“How should Labour members vote?”

It’s not for me to say – I’m not a member.

As with any vote for a politician, unless you are standing yourself you’ll have to make compromises on the weaknesses of the person you end up voting for. One interesting alternative that was put up was to have Harriet Harman MP as interim leader for a year or two, and have the big policy debates in the meantime to then enable a new leader to come through on the back of those debates. It’s a chicken and egg thing: Which comes first, the policies or the leader?

With only two candidates, the Liberal Democrats got their contest over with quickly – easier with only 8 eligible people who could stand given their annihilation at the ballot box last May. Here’s Tim Farron MP’s first speech as their leader.

Critics of Mr Farron from the right wing of the Liberal Democrats said their party risked going leftwards under him vs Norman Lamb MP. Mr Lamb gave Mr Farron a good run for his money given the lead that Mr Farron had. From watching both campaigns from afar, I got the sense that Mr Farron would fare better at mobilising his party’s membership and delivering the barnstorming speeches in the face of the new Government’s policies. I also expect to hear regularly how some of the new Government’s policies will be labelled as ones blocked by the Liberal Democrats when they were in coalition with the Conservatives. Whether it will be enough to win back lost votes remains to be seen.

An exposed left flank? A very exposed Scottish flank?

This is the challenge whoever wins for Labour. Having lost all-but-one of their Westminster seats in Scotland, they now have to deal with an SNP playing a very different game – not feeling bound historic past parliamentary conventions. For example the SNP seem to be better at ensuring its MPs are seen to be in the chamber for more debates – combining footage and snapshots of this with their social media campaigning. Remember that the Scottish Parliament has elections in 2016, so in that sense Labour and the Liberal Democrats have a huge challenge in turning around their fortunes in such a short space of time.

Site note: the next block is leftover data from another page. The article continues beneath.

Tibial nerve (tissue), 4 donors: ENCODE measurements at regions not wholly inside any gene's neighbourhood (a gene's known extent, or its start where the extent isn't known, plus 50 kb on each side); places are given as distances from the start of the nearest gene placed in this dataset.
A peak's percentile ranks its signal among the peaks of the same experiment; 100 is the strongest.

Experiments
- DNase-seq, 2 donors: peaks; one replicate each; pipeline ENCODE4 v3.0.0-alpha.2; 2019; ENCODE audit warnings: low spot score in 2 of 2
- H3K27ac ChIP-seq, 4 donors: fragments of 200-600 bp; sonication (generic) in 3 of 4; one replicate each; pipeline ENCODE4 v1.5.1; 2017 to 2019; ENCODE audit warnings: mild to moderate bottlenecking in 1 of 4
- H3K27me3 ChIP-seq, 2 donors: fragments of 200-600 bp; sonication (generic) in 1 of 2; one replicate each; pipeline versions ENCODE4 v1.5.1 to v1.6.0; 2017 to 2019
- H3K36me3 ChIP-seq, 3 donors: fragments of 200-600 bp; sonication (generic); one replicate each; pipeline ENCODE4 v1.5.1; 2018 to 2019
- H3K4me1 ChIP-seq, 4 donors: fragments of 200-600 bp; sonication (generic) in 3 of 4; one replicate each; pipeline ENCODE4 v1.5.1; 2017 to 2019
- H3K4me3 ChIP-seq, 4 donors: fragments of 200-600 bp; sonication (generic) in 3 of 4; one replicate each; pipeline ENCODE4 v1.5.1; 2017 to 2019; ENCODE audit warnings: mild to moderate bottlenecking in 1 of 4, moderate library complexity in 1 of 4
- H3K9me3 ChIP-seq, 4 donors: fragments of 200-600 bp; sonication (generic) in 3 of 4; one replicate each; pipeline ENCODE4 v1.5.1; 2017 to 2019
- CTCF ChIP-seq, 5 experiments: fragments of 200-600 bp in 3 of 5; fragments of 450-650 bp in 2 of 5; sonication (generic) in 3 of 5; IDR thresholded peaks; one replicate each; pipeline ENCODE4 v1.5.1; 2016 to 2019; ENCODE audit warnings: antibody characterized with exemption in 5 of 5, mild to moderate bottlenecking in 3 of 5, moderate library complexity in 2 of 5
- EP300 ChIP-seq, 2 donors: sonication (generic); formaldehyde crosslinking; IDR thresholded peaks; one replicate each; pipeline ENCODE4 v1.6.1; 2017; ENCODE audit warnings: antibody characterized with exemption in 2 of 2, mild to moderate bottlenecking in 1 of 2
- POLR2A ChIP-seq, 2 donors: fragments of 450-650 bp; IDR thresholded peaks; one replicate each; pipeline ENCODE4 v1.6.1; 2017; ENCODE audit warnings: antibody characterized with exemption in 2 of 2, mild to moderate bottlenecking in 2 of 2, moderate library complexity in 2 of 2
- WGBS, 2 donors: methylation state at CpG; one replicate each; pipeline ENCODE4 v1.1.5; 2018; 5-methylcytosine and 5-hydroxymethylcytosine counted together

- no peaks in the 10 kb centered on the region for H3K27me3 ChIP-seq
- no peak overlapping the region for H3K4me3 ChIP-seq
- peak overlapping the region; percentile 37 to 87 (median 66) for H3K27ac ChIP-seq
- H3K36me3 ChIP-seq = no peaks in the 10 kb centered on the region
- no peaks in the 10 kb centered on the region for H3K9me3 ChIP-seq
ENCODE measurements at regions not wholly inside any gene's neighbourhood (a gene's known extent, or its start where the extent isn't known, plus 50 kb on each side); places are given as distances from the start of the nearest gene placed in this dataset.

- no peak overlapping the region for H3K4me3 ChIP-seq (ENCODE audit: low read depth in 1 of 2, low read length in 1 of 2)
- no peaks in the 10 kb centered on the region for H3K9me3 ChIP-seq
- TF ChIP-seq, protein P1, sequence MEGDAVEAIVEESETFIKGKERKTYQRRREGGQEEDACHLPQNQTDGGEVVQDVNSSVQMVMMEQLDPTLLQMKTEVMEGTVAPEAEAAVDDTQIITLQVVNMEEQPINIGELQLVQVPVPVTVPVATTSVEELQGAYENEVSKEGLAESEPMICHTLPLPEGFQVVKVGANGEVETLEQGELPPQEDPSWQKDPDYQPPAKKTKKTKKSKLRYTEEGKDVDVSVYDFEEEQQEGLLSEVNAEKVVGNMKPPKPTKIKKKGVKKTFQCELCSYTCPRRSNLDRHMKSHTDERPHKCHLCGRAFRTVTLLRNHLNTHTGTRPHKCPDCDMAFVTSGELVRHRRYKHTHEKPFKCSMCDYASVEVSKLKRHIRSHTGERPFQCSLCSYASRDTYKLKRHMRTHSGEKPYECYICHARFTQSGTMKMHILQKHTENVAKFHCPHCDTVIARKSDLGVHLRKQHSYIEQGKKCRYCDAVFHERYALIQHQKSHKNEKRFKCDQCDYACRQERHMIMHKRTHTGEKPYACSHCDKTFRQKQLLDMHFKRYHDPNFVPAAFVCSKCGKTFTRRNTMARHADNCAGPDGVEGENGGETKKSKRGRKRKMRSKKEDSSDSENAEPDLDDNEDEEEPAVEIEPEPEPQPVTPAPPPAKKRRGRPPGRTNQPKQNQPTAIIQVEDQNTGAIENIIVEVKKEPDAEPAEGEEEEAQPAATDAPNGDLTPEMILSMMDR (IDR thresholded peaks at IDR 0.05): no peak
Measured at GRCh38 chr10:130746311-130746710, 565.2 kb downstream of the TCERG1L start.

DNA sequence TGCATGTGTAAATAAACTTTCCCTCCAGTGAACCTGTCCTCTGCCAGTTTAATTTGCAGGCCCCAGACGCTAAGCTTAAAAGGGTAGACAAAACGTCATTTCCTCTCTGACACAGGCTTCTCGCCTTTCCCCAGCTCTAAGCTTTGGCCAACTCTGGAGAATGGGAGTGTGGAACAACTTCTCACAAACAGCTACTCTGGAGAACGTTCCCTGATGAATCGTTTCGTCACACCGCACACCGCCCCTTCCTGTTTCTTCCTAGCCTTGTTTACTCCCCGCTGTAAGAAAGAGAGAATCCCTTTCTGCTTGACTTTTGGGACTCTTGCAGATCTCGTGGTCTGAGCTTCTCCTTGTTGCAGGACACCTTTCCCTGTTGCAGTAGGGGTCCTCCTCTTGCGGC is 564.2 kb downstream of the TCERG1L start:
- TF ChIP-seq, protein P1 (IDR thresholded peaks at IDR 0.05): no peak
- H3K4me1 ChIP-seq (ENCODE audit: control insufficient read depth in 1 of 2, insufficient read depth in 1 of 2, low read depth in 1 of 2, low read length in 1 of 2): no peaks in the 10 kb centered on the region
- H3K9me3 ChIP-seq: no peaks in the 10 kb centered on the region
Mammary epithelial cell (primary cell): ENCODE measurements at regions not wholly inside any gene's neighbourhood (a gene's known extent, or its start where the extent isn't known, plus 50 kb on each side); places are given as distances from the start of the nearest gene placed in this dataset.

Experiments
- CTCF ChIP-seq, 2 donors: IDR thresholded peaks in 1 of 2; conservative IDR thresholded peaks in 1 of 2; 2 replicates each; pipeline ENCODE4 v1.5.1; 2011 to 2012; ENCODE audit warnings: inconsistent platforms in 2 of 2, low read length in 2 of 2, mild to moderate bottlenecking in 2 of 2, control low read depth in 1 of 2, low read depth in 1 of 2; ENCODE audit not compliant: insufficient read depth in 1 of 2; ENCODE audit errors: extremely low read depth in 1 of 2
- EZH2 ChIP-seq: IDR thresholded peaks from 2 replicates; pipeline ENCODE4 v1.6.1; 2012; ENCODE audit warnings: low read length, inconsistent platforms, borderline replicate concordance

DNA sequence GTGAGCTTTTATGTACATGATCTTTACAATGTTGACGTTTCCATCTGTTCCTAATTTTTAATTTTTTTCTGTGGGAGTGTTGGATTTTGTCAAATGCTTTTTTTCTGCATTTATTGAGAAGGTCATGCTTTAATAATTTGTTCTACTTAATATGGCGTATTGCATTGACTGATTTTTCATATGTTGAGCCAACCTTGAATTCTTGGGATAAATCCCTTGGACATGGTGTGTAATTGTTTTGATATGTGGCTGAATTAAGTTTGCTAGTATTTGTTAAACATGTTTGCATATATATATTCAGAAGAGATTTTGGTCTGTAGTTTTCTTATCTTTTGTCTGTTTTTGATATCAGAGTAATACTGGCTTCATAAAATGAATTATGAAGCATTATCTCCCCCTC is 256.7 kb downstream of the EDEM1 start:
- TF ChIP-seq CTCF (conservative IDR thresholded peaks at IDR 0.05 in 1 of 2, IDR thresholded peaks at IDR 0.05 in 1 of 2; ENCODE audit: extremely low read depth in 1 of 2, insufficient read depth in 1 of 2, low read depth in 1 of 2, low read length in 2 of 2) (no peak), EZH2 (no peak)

As far as The Greens are concerned, their 2015 autumn conference in Bournemouth will be the first since the Green Surge of late 2014. Their website states they’re expecting up to 2,000 people there. In mid-2014 their total membership was around 5,000. It’s now over 60,000. Aside from the media coverage, much will depend on what improvements The Greens can make to their internal systems & processes in order to organise those members into an effective campaigning machine that can breakout beyond the towns where it has core support such as Brighton, Norwich, Bristol and Cambridge.

“Isn’t this the early 1980s again? A split left allowing the Conservatives to take all?”

Perhaps one of the surprises was that UKIP only got one seat. This will make their party conference interesting to watch this autumn. Now that the Conservatives have an unexpected majority in the Commons, in the short term at least I can’t see any Mark Reckless-style defections. From the Conservatives’ perspective, they’ve seen off UKIP, wiped out their coalition partners and left their main parliamentary opposition in complete disarray. The Chancellor’s recent post-election budget along with the Welfare Bill resulted in the media focus swinging towards Labour’s problems rather than the impact of the proposed legislation. With Mr Corbyn seemingly the only one of the four candidates opposing the forthcoming legislation on principle, you can understand why in grassroots social media circles at least, he’s getting support. It’s a message that’s much easier to communicate. ‘Tories will bring in £Xbillion in cuts, it will hurt the most vulnerable, we will oppose!’

‘Don’t blame us for you being rubbish!’